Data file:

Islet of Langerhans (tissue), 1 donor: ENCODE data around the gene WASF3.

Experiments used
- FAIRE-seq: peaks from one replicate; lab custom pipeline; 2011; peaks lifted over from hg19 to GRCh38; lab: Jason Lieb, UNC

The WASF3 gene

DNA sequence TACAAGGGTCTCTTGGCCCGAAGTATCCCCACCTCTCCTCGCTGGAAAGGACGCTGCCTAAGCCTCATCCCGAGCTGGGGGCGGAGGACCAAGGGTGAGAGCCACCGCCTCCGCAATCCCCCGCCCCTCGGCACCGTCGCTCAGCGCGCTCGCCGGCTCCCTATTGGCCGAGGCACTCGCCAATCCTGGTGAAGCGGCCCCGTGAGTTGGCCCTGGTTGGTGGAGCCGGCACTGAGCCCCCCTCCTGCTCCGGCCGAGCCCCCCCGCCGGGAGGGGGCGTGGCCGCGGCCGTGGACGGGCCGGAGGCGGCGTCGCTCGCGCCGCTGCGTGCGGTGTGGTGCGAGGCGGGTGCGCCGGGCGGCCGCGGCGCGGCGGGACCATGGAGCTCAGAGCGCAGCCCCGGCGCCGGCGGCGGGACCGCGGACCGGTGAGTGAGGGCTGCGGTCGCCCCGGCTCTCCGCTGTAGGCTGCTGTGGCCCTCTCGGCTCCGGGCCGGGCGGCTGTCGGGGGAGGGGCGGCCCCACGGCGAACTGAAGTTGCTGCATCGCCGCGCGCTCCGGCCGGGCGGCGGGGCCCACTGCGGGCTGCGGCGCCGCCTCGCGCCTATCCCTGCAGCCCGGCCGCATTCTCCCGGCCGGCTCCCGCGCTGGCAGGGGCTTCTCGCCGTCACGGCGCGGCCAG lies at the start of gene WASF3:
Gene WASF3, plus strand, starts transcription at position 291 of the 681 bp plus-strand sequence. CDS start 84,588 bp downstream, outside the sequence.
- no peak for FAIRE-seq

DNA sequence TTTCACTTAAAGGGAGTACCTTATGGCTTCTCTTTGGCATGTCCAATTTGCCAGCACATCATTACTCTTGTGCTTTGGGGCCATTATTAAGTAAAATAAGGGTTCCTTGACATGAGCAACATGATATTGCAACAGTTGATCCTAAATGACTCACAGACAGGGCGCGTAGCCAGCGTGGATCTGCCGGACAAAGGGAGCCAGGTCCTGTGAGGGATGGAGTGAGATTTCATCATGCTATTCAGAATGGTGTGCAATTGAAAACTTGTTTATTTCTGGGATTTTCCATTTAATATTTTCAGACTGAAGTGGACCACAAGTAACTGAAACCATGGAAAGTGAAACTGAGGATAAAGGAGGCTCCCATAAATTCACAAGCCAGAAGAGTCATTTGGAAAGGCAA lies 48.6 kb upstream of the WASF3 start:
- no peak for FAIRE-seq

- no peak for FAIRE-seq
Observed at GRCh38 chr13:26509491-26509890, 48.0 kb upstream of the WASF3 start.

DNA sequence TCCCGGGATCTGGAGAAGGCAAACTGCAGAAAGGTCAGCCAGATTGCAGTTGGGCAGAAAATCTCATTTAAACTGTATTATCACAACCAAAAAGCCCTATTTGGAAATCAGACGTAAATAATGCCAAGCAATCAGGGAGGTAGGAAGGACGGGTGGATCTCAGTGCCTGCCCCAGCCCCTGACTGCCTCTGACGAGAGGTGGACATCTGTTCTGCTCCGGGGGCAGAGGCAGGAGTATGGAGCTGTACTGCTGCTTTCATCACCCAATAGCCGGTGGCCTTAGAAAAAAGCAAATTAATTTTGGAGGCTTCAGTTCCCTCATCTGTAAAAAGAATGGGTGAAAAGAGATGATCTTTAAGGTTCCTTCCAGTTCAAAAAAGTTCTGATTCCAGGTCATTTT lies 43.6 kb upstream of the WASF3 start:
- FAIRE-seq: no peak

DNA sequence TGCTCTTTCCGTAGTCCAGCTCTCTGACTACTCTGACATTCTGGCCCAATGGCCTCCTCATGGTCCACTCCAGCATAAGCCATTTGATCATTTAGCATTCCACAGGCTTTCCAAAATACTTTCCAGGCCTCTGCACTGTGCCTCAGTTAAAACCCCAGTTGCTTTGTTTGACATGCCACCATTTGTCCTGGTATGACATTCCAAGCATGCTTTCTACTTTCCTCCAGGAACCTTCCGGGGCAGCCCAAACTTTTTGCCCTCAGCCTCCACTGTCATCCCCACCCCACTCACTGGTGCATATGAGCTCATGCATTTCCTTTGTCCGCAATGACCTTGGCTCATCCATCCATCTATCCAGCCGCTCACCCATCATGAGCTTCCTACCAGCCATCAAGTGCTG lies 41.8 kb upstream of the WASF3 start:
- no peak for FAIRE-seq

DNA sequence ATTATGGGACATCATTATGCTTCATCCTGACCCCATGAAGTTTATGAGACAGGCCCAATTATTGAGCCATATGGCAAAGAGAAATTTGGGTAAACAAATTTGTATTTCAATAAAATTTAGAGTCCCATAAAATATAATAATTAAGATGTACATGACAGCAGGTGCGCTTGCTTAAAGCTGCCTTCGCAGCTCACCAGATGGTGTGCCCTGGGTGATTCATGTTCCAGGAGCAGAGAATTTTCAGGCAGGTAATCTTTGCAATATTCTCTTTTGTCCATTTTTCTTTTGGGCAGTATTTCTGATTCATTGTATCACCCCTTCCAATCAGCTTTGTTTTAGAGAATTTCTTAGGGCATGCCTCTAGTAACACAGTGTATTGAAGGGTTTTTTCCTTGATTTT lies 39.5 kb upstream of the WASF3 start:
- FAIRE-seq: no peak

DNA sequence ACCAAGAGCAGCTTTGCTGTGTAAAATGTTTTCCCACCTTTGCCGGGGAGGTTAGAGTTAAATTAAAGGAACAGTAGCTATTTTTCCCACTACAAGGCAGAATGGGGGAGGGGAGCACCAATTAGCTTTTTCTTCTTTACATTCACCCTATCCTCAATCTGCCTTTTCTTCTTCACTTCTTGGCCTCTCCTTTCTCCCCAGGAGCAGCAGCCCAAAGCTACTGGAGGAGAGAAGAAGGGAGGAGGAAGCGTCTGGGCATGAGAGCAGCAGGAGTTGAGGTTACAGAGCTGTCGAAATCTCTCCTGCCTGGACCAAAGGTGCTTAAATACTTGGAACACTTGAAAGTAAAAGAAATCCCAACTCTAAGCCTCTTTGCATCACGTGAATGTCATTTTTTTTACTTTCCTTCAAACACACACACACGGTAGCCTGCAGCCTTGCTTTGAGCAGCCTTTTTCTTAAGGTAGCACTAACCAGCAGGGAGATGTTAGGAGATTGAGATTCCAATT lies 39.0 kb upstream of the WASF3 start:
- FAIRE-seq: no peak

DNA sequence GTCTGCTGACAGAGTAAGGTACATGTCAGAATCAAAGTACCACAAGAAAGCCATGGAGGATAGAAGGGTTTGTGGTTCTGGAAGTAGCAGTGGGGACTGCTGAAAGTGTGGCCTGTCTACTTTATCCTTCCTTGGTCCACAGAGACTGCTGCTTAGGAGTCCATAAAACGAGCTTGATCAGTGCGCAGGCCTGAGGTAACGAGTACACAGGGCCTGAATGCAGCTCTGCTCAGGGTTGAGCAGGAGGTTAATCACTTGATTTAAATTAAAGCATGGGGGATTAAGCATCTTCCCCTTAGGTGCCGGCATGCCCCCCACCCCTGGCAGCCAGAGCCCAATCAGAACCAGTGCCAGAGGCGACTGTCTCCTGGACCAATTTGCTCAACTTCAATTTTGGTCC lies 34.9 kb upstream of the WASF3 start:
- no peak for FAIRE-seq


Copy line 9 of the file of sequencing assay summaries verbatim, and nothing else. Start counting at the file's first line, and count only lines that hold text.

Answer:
- no peak for FAIRE-seq